Death is, perhaps, the most universal of themes that an author can choose to write of. Death comes to all things; not so love, betrayal, happiness, or suffering. Each death is certain, but each is also unique. In Other Voices, Other Rooms, Truman Capote addresses several deaths, and each is handled in its individual fashion. From the manner of the death to its effect on those it touches, Capote crafts vignettes within the story to give the reader a very different sense of each one.
The events in the novel are predicated upon the death of Joel's mother. The account of his mother's death and the upheaval it caused for him (p 10 ) is more poignant to a reader who has experienced the untimely death of a parent than to one who has not. The reader who has experienced the loss can identify with everyone “always smiling” and with the unexplainable changes in one's own behavior toward others as one adjusts to the emptiness.
Mr. Sansom's letter gives the appearance that her death led him to “assume [his] paternal duties.” Joel is not an orphan, and need not rely on the charity of his aunt. Bringing him to Skully's Landing to live with his natural father seems the ideal solution. Sansom's letter does not give the impression that he is terribly “broken up” by the death. Saddened and sympathetic, maybe, but not devastated, by any means.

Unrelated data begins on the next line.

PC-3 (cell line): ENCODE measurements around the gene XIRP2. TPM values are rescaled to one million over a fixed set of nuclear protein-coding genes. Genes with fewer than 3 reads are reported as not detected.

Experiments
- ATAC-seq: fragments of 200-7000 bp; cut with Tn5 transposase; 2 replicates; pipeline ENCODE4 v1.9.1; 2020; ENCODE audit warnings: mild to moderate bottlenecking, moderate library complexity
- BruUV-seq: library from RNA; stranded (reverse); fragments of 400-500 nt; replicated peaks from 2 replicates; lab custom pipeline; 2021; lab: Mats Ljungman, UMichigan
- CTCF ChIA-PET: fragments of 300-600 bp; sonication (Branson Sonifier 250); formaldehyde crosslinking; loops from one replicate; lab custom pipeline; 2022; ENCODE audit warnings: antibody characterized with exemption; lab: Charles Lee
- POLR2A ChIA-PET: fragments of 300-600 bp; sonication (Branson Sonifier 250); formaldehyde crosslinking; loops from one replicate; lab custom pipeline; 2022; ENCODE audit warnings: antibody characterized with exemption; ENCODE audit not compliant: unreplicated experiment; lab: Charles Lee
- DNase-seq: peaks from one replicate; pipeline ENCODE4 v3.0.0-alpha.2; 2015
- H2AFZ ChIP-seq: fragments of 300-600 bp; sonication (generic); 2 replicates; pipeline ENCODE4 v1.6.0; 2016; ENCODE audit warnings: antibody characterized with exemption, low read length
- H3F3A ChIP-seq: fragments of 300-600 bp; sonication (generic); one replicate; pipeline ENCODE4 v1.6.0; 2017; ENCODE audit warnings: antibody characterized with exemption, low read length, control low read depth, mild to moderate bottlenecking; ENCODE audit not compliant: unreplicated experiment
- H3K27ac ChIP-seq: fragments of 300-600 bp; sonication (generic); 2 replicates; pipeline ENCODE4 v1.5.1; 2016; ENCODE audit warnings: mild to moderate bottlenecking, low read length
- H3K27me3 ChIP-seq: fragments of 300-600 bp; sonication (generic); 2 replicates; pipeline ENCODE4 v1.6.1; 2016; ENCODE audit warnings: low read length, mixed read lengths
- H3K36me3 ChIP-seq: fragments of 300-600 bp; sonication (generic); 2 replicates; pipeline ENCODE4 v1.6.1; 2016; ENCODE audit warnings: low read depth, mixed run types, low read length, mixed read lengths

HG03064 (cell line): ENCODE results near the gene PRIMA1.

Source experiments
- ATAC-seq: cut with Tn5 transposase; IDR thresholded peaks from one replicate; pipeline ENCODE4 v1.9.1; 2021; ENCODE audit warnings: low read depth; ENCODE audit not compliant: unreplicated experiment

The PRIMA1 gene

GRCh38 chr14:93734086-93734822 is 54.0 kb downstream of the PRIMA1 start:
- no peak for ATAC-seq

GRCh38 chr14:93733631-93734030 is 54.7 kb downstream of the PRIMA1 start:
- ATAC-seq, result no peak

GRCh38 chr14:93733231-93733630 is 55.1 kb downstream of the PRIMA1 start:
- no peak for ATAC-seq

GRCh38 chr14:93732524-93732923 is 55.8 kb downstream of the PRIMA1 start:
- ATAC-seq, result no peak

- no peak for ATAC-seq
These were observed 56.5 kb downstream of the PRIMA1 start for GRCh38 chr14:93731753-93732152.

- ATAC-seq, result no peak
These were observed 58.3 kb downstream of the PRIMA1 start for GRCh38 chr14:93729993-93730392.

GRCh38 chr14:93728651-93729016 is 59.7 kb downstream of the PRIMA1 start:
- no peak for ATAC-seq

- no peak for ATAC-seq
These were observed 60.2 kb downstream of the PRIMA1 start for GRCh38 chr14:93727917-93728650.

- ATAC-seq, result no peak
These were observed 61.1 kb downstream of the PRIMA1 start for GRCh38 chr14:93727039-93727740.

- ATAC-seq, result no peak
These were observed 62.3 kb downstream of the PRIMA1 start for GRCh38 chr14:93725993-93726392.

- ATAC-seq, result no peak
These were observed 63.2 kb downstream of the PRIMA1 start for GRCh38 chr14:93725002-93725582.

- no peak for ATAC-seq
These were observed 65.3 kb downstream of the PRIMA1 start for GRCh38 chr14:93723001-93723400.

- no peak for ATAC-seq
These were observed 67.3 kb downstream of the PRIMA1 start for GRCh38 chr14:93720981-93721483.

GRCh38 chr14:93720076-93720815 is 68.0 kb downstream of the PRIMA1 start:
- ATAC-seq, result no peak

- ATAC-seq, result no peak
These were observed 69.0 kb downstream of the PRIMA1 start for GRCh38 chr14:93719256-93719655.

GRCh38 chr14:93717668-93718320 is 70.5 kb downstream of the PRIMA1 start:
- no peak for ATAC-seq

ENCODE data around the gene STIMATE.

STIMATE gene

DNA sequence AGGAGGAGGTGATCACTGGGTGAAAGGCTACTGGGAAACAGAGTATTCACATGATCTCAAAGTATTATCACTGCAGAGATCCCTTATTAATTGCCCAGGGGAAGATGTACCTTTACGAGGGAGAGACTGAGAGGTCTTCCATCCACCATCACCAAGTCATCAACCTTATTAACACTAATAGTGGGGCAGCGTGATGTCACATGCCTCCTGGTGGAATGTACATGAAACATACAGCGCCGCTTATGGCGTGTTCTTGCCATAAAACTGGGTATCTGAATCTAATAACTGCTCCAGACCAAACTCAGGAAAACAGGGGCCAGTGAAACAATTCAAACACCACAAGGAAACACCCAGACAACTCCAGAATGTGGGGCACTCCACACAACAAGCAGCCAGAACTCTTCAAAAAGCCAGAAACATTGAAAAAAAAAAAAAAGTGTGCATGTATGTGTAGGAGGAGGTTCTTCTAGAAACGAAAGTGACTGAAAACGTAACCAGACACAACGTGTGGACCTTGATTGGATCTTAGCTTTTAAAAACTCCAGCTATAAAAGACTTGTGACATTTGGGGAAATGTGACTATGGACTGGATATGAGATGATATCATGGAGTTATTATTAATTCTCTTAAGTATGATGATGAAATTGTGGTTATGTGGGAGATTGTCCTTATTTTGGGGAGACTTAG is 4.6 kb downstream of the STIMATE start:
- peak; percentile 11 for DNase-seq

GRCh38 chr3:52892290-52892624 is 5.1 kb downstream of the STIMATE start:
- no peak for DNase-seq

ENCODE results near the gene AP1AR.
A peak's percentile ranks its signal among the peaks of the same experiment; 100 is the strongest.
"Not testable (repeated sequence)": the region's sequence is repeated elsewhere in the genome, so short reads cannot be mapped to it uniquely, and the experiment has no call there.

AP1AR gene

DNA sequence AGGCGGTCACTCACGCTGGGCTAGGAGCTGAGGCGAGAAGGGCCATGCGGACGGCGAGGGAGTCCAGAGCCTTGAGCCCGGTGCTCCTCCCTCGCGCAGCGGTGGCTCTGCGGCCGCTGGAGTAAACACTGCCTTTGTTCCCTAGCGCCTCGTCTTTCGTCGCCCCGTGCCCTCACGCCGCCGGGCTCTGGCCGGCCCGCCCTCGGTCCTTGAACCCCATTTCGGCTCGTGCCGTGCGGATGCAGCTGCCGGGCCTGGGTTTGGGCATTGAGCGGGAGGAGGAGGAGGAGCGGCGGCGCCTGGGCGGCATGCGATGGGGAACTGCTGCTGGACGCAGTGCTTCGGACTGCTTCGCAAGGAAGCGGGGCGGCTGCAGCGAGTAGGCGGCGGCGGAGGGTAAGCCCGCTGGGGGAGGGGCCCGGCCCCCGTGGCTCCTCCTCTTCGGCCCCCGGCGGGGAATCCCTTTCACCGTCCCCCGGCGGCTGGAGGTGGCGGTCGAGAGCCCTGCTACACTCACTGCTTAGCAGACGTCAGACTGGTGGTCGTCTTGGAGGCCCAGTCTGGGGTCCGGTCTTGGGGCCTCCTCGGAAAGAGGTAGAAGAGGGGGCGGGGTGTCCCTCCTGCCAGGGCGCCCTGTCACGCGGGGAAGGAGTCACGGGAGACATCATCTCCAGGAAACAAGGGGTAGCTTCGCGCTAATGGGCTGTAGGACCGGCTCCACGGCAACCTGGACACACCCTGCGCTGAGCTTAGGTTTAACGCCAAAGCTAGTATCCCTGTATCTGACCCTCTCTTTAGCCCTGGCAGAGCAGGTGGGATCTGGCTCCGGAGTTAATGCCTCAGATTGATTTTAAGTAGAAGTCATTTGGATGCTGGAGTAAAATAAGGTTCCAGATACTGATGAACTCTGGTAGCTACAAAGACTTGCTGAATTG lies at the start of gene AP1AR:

Nowhere in the passage, however, are the words “death,” “die,” or “dying” mentioned. Instead, it is the shriveling of the tangerines (p 10) that symbolize her passing. Again, in Edward Sansom's letter to Joel's Aunt Ellen (p 7), the death is not written of as such. Rather, it is referred to as “my late wife's passing.” In fact, Capote euphamizes death in the entire first part of the book. Incidental characters either “met a terrible accident,” (p 54) “crushed his head,” (p 99) met with a “second tragedy,” (p 99), or “poured kerosene … and struck a match.” (p 100) It is not until Joel speaks with Zoo (p 59) that we actually see the word “die”. During and after Randolph's soliloquy (pp 141-153), direct references to death and dying appear frequently.
Jesus Fever's death (p 162) does not seem to be a particularly sad event. He was over one hundred years old, so nobody was surprised when it came (unlike Joel's mother's death). Yes, Zoo is losing her grandfather, her only living relative, but it is a release for her. She is now free to pursue her dream, rather than bound to the duty of taking care of him. ...